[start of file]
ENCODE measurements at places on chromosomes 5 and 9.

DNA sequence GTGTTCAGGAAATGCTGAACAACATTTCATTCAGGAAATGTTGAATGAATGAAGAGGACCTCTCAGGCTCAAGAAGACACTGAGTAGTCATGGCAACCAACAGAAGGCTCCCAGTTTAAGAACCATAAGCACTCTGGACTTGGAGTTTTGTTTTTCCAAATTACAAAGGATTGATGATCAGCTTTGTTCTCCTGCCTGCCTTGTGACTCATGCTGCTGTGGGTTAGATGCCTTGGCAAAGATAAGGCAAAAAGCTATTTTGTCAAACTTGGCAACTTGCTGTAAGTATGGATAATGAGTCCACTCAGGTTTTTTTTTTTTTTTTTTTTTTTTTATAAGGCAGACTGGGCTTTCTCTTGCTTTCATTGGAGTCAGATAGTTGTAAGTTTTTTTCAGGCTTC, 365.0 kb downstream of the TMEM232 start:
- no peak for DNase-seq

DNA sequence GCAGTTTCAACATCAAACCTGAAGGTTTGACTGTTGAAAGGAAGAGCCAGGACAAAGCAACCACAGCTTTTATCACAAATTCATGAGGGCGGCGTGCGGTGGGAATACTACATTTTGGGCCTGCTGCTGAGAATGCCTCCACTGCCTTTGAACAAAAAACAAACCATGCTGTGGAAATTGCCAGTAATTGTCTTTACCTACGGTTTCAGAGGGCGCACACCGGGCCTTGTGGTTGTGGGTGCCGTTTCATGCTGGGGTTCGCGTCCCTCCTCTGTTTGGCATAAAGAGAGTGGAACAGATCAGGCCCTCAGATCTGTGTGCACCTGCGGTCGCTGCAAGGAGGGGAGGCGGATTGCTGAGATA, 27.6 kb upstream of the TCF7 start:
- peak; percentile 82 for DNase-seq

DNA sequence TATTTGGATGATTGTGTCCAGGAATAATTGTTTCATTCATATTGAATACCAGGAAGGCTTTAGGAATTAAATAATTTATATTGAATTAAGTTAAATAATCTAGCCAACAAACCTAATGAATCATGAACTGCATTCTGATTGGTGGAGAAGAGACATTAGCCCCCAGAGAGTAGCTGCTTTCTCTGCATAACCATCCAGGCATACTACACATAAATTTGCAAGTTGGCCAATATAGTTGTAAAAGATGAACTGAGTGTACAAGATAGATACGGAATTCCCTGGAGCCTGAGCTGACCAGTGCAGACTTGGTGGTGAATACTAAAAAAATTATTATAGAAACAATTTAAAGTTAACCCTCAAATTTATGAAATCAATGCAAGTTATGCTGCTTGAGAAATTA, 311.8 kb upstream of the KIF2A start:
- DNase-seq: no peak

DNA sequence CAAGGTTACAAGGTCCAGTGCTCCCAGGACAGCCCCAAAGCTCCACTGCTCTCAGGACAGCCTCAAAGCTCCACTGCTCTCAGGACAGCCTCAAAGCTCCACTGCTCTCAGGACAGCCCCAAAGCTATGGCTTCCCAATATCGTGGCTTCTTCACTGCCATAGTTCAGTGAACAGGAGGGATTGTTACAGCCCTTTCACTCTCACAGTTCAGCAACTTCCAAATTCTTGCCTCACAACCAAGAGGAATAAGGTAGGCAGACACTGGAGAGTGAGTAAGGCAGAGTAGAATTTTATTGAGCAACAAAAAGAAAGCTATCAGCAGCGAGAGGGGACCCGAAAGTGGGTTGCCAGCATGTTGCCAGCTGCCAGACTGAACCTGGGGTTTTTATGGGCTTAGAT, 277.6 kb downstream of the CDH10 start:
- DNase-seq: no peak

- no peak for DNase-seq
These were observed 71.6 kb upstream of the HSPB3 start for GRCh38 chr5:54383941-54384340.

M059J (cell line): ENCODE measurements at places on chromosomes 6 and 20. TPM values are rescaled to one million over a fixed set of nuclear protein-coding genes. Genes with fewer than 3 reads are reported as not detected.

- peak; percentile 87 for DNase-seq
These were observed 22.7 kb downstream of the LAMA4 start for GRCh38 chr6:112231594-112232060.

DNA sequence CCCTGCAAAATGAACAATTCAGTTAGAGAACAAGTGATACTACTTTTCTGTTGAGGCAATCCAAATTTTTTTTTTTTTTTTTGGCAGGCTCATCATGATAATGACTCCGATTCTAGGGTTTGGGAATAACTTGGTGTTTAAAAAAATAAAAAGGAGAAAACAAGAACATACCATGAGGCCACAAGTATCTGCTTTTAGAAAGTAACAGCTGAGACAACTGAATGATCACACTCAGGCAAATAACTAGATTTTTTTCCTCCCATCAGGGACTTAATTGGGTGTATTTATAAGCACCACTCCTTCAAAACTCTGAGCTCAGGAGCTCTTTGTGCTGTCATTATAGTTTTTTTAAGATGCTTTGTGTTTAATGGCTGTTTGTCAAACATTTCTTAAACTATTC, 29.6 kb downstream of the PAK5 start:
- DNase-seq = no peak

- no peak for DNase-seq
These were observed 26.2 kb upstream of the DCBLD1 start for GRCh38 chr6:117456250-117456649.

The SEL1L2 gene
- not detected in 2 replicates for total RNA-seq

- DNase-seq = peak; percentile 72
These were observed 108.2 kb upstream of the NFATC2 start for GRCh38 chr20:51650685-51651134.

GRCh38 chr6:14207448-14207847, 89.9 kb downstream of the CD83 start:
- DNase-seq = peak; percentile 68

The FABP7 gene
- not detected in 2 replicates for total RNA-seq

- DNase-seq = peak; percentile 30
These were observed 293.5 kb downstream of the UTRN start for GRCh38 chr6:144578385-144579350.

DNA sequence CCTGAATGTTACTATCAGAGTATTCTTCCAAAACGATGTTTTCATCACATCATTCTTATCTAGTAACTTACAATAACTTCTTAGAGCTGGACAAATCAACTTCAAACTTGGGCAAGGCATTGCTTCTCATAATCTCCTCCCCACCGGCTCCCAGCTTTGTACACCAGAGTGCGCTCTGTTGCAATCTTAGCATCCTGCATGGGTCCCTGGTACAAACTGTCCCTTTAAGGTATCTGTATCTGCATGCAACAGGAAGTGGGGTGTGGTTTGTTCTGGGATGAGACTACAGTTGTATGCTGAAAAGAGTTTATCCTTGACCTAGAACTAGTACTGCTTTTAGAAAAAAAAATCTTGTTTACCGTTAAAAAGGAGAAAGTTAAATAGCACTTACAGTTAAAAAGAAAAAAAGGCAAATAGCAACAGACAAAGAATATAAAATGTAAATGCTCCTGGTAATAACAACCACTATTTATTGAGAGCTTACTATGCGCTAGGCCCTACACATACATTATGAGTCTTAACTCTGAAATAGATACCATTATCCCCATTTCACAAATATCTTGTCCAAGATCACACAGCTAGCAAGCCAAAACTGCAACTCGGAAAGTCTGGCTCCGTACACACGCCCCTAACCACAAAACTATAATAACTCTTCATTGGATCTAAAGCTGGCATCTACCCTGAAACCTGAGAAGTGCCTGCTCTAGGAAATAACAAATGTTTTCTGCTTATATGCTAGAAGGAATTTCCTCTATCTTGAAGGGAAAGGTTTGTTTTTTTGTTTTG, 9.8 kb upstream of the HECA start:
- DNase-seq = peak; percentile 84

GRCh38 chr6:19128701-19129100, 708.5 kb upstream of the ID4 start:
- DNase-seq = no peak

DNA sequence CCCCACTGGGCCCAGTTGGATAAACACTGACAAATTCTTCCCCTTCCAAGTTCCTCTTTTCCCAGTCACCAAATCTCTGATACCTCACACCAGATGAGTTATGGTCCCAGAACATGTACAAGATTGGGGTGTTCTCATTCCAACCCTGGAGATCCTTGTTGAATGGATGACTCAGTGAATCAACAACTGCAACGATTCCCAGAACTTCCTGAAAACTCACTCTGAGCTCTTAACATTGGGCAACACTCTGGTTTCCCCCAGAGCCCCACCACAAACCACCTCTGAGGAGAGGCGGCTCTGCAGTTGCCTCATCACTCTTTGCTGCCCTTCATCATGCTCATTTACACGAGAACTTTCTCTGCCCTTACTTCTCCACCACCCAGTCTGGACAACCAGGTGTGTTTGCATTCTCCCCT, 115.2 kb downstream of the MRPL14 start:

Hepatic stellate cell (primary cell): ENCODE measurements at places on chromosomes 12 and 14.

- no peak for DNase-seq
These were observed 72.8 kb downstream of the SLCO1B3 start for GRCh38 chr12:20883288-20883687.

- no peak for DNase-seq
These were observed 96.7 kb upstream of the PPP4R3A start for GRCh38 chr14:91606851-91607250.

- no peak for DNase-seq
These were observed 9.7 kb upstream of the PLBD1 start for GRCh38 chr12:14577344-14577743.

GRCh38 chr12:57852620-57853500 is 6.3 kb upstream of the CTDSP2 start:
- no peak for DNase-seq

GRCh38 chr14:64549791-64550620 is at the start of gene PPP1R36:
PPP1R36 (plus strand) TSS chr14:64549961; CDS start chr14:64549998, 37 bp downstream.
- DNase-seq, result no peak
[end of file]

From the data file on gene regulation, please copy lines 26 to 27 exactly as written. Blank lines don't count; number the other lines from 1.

- not detected in 2 replicates for total RNA-seq

- DNase-seq = peak; percentile 30